Social Work in My Opinion

How “Resistance” Should be Viewed in Any Helping Situation/Ways to Encourage Non-Voluntary Clients to Engage in the Helping Process

Helping situations, within the scope of modern social work, represent a tremendous opportunity for the social workers.  Properly executed and completed, the situations can be a wonderful personal and community service (Vourlekis, et al, 1992), such as one would find in the case of voluntary clients.  This being said, however, in the case of non-voluntary clients, resistance can and does often manifest itself, especially in the case of the chronically mentally ill for example (Hodge, 2001).  Therefore, resistance needs to be viewed in such a way that it will encourage the non-voluntary client to engage in the helping process itself, which can be accomplished in a variety of ways.

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First, as an overall guideline, it is important to take a step back from the helping process itself and consider the physical setting in which the helping process will be conducted.  Research indicates that carrying out the helping process in a more structured setting such as the clinical setting as an example can and has been shown to facilitate a smoother helping process when the subject is showing some apprehension; from the practical point of view, the effectiveness of the setting, because it will make it possible for the helping process to be completed in a more rapid faction, also controls treatment costs which is something that is a practical reality that needs to be monitored in social work environments where budgets are of a concern, such as in the use of paid social workers rather than unpaid volunteers (Kemp, et al, 1997).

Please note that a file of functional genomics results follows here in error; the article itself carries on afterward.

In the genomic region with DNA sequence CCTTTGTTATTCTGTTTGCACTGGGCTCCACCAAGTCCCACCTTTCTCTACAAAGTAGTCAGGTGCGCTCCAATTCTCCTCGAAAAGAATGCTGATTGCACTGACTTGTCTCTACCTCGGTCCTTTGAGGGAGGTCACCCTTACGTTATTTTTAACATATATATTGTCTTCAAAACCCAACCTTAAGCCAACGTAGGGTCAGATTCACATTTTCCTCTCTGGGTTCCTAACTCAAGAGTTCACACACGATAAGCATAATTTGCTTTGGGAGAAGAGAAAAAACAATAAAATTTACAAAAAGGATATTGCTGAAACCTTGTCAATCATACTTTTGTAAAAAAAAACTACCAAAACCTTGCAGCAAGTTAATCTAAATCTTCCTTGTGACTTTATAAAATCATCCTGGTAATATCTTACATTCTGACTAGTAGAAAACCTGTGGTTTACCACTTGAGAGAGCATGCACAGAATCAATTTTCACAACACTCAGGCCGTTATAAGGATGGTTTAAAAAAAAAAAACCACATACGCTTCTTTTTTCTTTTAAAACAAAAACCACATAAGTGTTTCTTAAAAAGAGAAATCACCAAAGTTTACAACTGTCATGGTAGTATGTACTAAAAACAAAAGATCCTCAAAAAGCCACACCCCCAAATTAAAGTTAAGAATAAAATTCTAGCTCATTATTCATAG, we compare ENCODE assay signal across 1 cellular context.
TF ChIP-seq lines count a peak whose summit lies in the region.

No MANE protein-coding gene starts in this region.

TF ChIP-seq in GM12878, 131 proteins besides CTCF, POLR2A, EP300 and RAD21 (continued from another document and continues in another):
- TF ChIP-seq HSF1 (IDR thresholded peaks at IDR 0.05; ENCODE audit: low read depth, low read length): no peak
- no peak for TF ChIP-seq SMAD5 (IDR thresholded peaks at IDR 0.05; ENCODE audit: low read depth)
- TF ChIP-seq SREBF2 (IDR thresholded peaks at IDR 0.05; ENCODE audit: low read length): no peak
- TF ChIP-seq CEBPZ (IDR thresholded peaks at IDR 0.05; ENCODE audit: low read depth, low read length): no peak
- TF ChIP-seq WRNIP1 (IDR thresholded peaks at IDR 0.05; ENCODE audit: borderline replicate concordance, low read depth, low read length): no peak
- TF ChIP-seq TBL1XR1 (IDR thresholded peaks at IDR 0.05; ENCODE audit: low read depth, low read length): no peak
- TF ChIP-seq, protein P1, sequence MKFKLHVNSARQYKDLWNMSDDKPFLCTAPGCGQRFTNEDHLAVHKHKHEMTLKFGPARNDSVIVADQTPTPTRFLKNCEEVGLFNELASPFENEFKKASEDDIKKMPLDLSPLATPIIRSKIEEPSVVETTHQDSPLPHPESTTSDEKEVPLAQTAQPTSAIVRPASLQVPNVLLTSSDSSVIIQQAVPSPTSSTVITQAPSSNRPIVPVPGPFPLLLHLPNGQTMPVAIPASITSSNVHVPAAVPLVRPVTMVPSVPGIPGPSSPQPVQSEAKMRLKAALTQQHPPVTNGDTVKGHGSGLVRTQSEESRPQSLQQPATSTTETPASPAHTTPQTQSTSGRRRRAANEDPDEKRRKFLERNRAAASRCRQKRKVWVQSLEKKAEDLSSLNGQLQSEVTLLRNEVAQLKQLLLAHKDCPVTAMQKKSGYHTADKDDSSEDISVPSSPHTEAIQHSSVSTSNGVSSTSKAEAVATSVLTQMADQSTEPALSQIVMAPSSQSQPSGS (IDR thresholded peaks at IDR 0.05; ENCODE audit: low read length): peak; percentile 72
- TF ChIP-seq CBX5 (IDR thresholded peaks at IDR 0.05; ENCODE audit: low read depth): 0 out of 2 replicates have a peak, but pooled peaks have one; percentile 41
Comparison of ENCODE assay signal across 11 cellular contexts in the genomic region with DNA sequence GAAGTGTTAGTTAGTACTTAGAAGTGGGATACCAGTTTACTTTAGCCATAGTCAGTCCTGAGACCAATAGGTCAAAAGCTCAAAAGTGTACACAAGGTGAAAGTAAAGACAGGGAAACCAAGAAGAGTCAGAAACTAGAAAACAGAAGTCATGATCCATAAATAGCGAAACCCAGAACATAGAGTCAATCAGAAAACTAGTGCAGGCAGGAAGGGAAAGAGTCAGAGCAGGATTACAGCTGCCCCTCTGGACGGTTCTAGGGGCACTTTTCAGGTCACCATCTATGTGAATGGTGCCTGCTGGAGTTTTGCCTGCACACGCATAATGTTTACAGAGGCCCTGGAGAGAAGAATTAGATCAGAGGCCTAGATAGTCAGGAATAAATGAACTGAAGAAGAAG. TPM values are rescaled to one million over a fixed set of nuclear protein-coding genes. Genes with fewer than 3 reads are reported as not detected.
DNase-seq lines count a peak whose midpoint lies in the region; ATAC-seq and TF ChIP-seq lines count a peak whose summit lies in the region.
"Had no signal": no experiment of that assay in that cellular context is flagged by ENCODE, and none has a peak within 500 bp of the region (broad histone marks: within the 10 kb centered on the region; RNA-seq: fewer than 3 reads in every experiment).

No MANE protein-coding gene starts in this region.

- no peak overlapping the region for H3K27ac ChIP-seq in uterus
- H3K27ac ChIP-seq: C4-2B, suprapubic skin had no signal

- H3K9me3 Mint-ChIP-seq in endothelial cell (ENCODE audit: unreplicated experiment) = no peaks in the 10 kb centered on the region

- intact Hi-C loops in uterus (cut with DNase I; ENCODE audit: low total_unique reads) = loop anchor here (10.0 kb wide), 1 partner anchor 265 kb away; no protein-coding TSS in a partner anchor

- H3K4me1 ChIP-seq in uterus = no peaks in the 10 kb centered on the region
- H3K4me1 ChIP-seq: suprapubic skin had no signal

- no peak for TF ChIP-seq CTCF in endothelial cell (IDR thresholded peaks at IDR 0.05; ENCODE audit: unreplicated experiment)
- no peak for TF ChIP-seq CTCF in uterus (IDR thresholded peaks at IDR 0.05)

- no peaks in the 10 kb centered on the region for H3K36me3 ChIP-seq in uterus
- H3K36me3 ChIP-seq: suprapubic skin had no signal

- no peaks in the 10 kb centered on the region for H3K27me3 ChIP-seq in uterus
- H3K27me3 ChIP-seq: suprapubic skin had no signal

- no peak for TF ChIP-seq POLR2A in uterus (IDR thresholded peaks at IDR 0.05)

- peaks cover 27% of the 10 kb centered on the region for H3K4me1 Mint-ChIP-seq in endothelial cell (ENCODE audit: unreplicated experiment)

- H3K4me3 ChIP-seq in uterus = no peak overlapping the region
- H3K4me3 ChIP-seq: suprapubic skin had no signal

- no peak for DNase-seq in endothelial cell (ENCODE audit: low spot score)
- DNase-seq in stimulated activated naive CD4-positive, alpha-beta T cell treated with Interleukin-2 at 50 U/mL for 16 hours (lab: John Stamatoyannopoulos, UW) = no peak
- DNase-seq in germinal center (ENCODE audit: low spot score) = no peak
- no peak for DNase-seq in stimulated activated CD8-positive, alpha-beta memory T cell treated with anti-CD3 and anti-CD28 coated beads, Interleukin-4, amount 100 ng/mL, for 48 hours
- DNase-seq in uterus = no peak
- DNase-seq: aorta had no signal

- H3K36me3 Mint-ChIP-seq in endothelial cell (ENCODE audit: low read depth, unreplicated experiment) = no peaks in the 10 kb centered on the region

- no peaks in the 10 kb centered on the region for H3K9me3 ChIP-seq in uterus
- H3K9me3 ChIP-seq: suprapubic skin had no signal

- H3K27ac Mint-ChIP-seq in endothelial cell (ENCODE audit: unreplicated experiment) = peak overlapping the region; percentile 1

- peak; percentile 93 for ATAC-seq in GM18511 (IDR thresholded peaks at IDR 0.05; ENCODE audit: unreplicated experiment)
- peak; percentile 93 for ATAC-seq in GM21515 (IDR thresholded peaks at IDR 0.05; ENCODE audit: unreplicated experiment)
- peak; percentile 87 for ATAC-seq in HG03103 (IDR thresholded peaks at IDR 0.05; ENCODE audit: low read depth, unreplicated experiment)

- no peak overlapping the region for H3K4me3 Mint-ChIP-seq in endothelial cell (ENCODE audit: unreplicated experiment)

Having the proper setting for the helping situation is an important first step.  Going forward, the resistance itself needs to be viewed not as an insurmountable obstacle, but rather as an indicative symptom that, if properly understood by the practioner, can in fact shed a lot of light on the underlying issues within the helping situation (Saleebey, 2001).  For example, if the resistance is found to be based on the approach, style, or even gender of the social worker, the resistance can easily be countered with a few minor compensations on the part of the social worker themselves.  On a deeper level, if the resistance involves more complicated root causes,  this is a strong indication that perhaps multiple practioners and/or specialists need to get involved for a correct implementation of help.

Finally, the issue of encouraging the non-voluntary client to engage in the helping process must be understood.  Once again, it must be repeated that it is fair to say that many of the non-voluntary clients are that way because of chronic mental illness, which precludes the legitimate encouragement process- in this context, we are essentially talking only about non-voluntary clients who are this way outside of any factors beyond their control and free will.  With this fundamental understanding, it is possible to motivate non-voluntary clients to become engaged in helping.  Possibly the most basic, yet effective ways to do this is to approach the client from a standpoint of being completely focused on what they have to say- their point of view, concerns, complaints, fears and anxieties.  When the client begins to realize that the social worker is there to give the client the opportunity to express their own feelings, goals, and expectations for the helping process because once they start to create the vision of what the bright future looks like, they own a piece of the solution, and therefore will be more likely to become involved.  Simply put, encouragement, communication and collaboration will aid in the resolution of  resistance.